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The University College Revitalization project brings new life to the University of Toronto’s central architectural landmark, the Romanesque Revival University College, designed in 1852 by architects by Cumberland and Storm. The updates to the National Historic Site respond to the demands of 21st century academia, renewing facilities to expand use and create a more inclusive space for students, mirroring the college’s diverse and inclusive programs of study.
ERA worked closely with partner Kohn Schnier Architects to develop sensitive intervention strategies for the important landmark. A main priority was to improve barrier-free access within the historic building. Accessible features were integrated sensitively into the heritage fabric including new ramps between existing floor levels and stone walkways, a new elevator providing centralized vertical circulation, and the provision of concealed accessible hardware into historic door assemblies.
Original architectural elements are referenced throughout the new spaces, additions, and restored areas. New wood and stone materials were selected to complement the original material palette, and motifs drawn from the existing carvings informed crucial parts of the design vocabulary, evident most prominently on the dragon-scaled elevator tower.
Given the historic importance of the building, ERA brought together a team with focused expertise to ensure that, from cultural interpretation and design to technical execution, the renovations were complementary to the existing fabric. University College has a tradition of innovation, now also reflected in its revitalization, expanding use to fulfill the needs of modern students and faculty. Improvements to the building have leveraged underused components of the existing layout, bringing contemporary uses to these spaces while reinforcing the cultural heritage value of the institution. The project provides seamless barrier free access to all crucial programs, which aligns the physical space to the values of the institution. The design vocabulary strikes a careful and deferential balance with existing fabric, legible as a contemporary intervention while also closely attuned to the dense architectural richness of the original.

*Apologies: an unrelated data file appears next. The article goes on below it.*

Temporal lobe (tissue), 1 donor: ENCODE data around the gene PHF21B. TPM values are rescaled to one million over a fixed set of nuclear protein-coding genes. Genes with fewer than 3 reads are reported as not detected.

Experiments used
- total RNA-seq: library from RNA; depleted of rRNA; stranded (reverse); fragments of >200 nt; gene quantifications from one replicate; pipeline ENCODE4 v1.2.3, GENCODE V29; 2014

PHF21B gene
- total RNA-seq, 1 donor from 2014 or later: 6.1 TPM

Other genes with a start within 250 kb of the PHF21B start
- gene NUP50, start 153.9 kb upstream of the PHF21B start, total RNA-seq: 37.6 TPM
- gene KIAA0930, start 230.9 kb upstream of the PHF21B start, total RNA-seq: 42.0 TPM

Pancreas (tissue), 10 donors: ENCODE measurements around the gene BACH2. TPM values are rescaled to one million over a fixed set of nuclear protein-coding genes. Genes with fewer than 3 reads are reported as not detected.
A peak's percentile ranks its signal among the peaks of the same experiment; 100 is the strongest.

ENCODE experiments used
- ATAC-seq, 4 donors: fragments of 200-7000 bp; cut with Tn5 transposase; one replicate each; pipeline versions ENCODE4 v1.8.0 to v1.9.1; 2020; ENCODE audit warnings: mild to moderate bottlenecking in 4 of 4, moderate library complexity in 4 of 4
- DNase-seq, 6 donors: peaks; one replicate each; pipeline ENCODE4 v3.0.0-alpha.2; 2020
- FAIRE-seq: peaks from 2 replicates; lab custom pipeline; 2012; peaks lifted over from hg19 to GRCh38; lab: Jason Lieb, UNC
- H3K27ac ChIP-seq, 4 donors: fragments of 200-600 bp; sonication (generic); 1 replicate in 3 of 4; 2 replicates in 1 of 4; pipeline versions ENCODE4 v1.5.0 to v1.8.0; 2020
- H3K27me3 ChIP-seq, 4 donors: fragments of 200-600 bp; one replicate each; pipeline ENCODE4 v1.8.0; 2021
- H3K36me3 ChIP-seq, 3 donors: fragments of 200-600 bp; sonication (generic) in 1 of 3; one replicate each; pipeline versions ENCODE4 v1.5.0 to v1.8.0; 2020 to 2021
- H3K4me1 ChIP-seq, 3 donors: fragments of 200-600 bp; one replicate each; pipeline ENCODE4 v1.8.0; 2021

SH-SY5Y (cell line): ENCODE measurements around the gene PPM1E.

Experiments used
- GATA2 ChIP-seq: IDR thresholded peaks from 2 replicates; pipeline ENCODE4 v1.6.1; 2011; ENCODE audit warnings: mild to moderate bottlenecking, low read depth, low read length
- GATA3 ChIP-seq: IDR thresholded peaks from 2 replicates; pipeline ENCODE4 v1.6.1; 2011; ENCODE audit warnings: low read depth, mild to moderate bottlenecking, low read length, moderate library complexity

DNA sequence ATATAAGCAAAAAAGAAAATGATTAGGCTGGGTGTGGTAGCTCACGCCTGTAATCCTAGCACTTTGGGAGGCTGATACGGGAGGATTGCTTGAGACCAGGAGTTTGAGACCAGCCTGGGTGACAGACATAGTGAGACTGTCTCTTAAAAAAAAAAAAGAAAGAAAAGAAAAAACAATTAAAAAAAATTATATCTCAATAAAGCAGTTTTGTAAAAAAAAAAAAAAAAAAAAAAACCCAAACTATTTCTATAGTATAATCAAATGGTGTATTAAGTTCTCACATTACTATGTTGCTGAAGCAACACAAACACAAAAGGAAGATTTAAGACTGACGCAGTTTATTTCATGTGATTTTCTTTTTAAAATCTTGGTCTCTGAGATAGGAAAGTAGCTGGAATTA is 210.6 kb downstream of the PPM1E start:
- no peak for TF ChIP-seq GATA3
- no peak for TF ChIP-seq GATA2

The project provided an added opportunity to further celebrate the building’s history by reinstating programs lost over time. Extensive research into the historic layout of the institutional spaces that brought back some of the original flow lost through decades of renovations and alterations. The Library, lost to a fire in 1890, was reinstated in its original location with the layout of the stacks and mezzanine level a direct reference to the original library form. A new window opening in the West Hall study room mimics the original connection between the Museum and Library in the pre-fire building layout.
Other improvements include renovated classrooms, a new study room in the West Hall, and the addition of a student café on the building’s third floor. A new conference space at the circular Croft Chapter House required AV and sound baffling, which were concentrated in a centralized medallion off the historic fabric, allowing these alterations to remain reversible for future technological demands.
- University of Toronto
- Kohn Shnier Architects
- Adaptive Reuse, Accessibility & Additions/Heritage & Cultural Planning
- Max Berg/Graeme Stewart
- ACO Awards: Peter Stokes Restoration Award: Large-Scale/Team/Corporate, 2021
- Canadian Interiors: Best of Canada: Institutional, 2021
- Lieutenant Governor's Ontario Heritage Awards: Excellence in Conservation, 2021
- OAA: Design Excellence Awards, 2022